This article is more than 1 year old
Exploding stars drive Galactic geysers
Fortunate Earth isn’t in the firing line
The truly enormous jets of matter flung out from the centre of the Milky Way galaxy are not, as previously believed, the detritus of a supermassive black hole. Rather, the “galactic geysers” are caused by stars forming and exploding at the centre of the galaxy.
The new study combined observations from NASA in 2010 with a survey by Australia’s 64-meter Parkes radio telescope. Among other things, the research found that the outpouring is as much as a million times the energy of an exploding star.
The outflows reach 50,000 light years out from the galactic plane, and the scientists estimate the speed of the outflow at 1,000 kilometers per second.
Composite image showing the “galactic geysers” (blue).
Image composition, Eli Bressert, CSIRO.
The story begins with space-based observations of gamma rays from NASA’s Fermi space telescope, dubbed the “Fermi Bubbles”, as well as the detection of a microwave haze by the WMAP and Planck space telescopes.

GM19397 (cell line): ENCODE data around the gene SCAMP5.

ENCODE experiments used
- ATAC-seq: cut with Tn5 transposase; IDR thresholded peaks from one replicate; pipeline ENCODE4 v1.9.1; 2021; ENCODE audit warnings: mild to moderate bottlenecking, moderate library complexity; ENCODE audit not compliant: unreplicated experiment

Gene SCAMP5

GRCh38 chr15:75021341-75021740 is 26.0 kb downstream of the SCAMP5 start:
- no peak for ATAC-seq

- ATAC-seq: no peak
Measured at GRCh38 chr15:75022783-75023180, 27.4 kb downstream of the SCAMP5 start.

Examining the same regions with the Parkes instrument, the new study identified “two giant, linearly polarized radio lobes, containing three ridge-like structures, emanating from the galactic centre”, the scientists write in Nature (abstract here).
The structure indicates that rather than emanating from the supermassive black hole in the middle of the Milky Way, the lobes are driven by “star-power” – and the magnetic energy involved is huge, at 1055 ergs.
Those magnetic fields also revealed the source of the outflows, according to Dr Ronald Crocker, who divides his time between the Australian National University and the Max Planck Institute in Heidelberg.
According to another team member, Dr Marijke Haverkorn of the Netherlands’ Radboud University Nijmegen, the outflow “is carrying off not just gas and high-energy electrons, but strong magnetic fields. We suspect this may play a big part in generating the Galaxy’s overall magnetic field.”
You wouldn’t want to live anywhere near the outflows, which fortunately for us don’t point anywhere near the solar system. Dr Wiebke Ebeling of Australia’s Centre of Excellence for All-Sky Astrophysics told The Australian that even at our distance – 30,000 light years from the centre – the fields would be so strong that “every single atom in your body would start vibrating and generating such heat you’d melt in an instant.”
The CSIRO has a media release here. ®